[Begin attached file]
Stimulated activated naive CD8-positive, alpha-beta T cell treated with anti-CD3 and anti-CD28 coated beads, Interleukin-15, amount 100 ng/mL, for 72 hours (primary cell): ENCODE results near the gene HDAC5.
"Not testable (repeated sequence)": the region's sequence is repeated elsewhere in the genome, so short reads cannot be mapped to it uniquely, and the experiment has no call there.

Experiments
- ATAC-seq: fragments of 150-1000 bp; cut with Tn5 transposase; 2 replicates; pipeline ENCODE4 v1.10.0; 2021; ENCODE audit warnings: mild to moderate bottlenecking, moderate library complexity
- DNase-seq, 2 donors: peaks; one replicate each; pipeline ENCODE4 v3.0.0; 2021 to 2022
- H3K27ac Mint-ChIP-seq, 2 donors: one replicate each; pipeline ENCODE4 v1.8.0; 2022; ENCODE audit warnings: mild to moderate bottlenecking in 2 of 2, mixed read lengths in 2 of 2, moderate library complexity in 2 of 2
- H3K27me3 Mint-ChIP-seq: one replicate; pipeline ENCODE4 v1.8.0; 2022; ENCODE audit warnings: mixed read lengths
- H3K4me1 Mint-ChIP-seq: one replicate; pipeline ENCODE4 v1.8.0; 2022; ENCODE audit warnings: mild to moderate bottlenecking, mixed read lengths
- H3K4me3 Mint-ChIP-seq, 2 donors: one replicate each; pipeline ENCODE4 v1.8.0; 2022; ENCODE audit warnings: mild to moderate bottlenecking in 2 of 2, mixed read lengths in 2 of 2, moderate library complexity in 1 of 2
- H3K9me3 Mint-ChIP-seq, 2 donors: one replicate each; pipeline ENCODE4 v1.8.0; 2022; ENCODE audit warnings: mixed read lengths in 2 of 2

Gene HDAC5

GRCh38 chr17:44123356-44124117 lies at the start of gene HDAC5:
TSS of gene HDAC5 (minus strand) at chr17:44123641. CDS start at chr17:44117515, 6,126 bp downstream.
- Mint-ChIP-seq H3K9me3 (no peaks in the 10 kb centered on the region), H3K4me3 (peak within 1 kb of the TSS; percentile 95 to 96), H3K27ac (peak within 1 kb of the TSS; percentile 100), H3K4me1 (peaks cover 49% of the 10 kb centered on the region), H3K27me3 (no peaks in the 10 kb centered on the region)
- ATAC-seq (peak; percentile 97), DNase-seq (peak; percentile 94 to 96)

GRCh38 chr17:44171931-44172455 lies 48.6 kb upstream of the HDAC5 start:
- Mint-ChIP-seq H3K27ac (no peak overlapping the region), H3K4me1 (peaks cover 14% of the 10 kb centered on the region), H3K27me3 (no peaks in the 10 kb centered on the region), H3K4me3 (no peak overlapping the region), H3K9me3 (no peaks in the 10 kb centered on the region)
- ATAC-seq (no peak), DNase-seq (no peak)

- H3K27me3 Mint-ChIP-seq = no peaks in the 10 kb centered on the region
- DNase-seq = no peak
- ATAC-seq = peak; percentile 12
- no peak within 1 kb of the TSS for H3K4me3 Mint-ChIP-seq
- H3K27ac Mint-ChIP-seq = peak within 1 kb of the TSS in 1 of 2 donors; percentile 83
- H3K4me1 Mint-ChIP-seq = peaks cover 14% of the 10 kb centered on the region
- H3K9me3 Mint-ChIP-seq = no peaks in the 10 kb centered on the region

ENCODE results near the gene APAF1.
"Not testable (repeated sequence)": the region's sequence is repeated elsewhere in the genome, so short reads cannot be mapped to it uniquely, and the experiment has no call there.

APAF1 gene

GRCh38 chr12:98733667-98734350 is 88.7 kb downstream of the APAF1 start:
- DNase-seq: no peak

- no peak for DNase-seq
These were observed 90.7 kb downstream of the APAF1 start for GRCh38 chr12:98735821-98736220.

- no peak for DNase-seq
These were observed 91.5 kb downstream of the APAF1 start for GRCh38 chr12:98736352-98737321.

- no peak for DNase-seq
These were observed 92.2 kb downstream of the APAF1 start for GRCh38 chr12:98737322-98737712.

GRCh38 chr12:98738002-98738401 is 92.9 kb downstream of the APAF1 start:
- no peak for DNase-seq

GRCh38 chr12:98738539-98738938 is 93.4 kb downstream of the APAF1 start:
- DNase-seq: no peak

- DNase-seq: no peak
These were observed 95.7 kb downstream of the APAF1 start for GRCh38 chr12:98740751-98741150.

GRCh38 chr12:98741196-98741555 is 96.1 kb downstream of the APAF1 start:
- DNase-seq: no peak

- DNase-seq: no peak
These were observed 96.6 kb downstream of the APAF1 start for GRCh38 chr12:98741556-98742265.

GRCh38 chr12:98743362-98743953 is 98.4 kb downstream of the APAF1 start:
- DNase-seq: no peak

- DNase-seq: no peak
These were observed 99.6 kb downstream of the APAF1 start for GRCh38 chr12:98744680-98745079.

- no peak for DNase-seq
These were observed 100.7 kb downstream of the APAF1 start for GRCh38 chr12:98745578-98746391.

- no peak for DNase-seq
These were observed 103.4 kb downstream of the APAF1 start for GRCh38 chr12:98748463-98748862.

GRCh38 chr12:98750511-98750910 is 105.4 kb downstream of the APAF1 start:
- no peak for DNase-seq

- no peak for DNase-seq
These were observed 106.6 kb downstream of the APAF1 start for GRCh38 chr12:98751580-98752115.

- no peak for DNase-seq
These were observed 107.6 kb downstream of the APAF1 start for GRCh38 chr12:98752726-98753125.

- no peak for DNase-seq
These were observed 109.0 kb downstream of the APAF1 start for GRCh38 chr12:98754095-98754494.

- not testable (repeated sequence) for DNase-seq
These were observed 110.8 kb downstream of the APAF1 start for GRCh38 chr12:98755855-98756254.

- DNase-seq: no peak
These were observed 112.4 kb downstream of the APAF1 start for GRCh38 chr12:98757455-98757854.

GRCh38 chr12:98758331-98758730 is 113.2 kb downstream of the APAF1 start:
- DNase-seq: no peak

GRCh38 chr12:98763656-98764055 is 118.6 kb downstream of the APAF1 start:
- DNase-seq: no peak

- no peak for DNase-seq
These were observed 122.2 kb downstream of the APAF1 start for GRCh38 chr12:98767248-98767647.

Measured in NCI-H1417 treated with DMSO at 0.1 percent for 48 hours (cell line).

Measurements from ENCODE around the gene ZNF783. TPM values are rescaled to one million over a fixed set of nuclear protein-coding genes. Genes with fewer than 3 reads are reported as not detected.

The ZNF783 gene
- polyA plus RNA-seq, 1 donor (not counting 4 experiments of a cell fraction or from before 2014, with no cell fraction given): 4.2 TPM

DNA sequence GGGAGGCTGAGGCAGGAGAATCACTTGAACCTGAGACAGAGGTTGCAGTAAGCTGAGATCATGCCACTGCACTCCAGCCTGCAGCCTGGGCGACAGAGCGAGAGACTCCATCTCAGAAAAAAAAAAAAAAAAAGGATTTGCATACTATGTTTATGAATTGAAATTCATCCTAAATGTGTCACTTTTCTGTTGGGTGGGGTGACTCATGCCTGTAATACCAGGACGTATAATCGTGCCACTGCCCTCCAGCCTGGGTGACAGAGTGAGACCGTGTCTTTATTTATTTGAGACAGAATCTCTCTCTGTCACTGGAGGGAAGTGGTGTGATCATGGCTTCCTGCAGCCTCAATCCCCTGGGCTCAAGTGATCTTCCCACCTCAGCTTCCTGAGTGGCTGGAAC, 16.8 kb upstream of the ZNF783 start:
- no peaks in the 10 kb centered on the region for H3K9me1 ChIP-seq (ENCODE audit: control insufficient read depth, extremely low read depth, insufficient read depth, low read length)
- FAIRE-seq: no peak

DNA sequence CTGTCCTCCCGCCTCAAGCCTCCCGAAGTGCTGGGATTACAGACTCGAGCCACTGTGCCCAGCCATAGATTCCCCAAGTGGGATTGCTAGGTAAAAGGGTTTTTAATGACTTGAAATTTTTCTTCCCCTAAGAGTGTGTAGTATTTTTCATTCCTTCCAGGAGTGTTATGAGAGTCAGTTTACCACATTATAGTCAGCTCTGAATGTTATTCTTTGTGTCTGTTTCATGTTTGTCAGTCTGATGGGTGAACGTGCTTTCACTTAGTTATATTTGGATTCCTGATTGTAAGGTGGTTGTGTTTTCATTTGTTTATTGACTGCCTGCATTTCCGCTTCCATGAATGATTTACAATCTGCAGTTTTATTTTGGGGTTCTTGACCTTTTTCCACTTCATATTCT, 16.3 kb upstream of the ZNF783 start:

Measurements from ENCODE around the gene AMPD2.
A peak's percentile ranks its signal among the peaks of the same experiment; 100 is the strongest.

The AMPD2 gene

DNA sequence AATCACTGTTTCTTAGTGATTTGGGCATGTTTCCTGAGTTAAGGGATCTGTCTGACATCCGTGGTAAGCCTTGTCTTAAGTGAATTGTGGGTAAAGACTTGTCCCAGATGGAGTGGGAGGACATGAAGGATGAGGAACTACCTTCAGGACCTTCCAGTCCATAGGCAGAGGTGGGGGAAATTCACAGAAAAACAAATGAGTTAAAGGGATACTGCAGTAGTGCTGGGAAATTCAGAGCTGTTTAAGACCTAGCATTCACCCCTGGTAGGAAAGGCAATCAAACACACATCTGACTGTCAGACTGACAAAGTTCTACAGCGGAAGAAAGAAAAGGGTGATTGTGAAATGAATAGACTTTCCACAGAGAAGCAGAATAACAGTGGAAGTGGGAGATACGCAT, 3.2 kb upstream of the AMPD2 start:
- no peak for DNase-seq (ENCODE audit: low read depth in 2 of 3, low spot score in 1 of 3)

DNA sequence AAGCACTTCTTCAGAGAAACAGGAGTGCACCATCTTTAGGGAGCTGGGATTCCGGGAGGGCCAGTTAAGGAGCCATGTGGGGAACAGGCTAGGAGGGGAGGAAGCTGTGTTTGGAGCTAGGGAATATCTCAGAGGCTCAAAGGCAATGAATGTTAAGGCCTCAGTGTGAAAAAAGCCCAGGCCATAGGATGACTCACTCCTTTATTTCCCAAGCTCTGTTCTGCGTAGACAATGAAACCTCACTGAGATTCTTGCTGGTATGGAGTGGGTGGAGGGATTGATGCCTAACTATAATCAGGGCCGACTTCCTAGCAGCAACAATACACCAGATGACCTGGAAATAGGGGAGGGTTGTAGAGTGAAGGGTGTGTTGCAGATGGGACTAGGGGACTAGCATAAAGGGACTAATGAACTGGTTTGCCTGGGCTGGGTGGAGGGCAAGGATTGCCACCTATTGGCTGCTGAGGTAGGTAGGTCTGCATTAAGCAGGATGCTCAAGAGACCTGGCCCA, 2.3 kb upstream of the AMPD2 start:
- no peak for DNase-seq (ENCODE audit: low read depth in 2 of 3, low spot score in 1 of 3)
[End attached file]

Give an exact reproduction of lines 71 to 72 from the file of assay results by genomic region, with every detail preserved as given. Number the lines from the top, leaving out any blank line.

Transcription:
- no peak for DNase-seq
These were observed 122.2 kb downstream of the APAF1 start for GRCh38 chr12:98767248-98767647.